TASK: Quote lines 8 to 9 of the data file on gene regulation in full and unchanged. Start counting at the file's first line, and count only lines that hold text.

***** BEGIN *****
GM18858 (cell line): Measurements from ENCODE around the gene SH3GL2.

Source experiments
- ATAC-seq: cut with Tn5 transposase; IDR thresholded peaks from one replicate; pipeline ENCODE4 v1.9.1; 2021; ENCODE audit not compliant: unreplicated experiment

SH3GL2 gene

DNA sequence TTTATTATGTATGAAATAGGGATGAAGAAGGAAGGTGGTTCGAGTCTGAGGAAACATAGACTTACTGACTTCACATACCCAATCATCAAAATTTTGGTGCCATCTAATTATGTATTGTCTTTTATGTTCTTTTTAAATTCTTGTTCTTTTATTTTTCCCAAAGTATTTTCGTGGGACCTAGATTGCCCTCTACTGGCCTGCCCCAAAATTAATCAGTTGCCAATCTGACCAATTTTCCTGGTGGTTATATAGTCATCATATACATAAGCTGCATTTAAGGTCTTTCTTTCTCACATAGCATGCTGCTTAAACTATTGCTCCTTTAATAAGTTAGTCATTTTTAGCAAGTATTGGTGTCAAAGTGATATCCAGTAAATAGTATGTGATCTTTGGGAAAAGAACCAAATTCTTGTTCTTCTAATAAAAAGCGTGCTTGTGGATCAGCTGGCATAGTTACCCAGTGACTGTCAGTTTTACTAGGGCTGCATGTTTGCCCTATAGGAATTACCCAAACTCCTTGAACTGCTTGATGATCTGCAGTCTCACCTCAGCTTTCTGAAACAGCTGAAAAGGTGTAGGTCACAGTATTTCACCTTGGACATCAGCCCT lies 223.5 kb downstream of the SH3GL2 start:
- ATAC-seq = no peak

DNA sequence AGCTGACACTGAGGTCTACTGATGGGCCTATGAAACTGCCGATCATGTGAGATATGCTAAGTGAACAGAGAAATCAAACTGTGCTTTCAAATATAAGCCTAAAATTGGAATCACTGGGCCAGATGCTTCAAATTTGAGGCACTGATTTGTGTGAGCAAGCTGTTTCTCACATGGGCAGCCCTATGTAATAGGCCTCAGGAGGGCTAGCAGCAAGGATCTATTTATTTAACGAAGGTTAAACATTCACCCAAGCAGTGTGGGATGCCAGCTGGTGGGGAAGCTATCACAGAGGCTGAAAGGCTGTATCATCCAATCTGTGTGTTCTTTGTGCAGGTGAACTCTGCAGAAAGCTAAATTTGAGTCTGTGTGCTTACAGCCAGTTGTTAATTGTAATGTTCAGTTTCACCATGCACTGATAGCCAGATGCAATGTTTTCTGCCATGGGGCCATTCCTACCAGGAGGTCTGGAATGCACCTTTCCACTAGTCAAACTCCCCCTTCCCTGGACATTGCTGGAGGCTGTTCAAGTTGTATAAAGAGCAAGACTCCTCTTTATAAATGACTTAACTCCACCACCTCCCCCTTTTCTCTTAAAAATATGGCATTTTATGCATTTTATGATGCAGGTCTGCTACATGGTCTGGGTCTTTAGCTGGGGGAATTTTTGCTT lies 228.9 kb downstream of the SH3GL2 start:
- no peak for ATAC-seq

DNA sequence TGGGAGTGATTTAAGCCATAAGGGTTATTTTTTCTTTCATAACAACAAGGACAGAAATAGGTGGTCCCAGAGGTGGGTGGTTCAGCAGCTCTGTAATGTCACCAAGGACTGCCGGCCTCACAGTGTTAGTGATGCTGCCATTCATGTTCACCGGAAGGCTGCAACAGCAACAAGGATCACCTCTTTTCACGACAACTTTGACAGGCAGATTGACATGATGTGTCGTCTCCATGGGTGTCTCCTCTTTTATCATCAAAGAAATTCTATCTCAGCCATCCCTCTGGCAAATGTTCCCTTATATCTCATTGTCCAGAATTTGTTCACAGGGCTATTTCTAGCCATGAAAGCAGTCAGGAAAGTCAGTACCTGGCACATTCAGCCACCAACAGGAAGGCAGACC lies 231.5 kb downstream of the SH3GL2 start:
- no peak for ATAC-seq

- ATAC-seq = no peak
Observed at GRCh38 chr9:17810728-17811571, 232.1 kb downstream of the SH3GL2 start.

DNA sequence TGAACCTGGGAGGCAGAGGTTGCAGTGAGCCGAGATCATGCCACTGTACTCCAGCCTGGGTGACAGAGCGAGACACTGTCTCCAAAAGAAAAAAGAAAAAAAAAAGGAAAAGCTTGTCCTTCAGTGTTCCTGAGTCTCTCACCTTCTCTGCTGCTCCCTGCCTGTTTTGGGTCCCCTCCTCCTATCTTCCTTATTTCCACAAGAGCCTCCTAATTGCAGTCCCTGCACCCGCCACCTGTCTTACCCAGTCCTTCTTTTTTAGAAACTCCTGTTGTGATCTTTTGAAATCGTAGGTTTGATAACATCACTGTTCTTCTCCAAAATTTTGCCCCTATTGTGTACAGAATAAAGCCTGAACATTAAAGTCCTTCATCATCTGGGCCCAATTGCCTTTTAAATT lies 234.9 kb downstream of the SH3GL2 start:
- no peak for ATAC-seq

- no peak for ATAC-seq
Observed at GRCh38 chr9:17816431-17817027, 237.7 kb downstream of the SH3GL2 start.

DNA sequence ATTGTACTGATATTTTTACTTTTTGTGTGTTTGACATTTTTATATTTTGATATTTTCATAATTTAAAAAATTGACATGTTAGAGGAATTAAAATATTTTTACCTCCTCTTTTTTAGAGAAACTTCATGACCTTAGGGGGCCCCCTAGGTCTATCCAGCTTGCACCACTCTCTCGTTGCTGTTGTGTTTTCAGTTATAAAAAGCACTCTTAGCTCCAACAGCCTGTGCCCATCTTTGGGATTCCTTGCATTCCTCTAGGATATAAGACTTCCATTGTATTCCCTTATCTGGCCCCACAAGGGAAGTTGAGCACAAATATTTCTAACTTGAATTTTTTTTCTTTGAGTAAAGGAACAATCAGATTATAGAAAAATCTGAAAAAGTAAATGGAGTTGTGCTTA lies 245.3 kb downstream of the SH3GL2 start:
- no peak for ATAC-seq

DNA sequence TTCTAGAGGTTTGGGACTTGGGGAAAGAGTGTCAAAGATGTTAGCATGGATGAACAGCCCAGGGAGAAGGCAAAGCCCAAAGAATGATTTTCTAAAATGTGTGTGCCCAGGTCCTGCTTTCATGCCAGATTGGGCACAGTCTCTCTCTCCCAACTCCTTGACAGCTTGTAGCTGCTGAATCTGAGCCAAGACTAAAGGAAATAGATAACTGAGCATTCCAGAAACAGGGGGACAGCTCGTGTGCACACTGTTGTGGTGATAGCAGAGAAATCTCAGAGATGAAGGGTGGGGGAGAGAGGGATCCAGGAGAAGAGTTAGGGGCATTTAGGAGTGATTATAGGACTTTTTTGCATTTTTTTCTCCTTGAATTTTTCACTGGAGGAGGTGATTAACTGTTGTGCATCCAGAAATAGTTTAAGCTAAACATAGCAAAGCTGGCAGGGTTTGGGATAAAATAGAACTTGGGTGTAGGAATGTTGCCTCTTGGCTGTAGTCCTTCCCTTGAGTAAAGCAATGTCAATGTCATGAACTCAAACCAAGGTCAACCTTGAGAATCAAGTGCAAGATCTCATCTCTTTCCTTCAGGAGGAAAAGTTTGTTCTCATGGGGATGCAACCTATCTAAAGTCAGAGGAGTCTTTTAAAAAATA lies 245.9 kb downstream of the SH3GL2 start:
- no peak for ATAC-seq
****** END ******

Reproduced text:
- no peak for ATAC-seq

DNA sequence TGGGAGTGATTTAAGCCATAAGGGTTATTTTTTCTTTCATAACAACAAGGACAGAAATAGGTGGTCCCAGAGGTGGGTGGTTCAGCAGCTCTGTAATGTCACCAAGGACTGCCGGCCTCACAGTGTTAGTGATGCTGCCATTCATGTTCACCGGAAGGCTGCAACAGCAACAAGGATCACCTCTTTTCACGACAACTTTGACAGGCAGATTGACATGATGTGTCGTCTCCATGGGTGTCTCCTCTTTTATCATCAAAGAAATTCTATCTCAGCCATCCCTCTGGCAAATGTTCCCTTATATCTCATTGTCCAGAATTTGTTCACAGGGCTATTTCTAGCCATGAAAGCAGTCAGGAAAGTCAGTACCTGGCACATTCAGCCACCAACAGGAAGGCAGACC lies 231.5 kb downstream of the SH3GL2 start: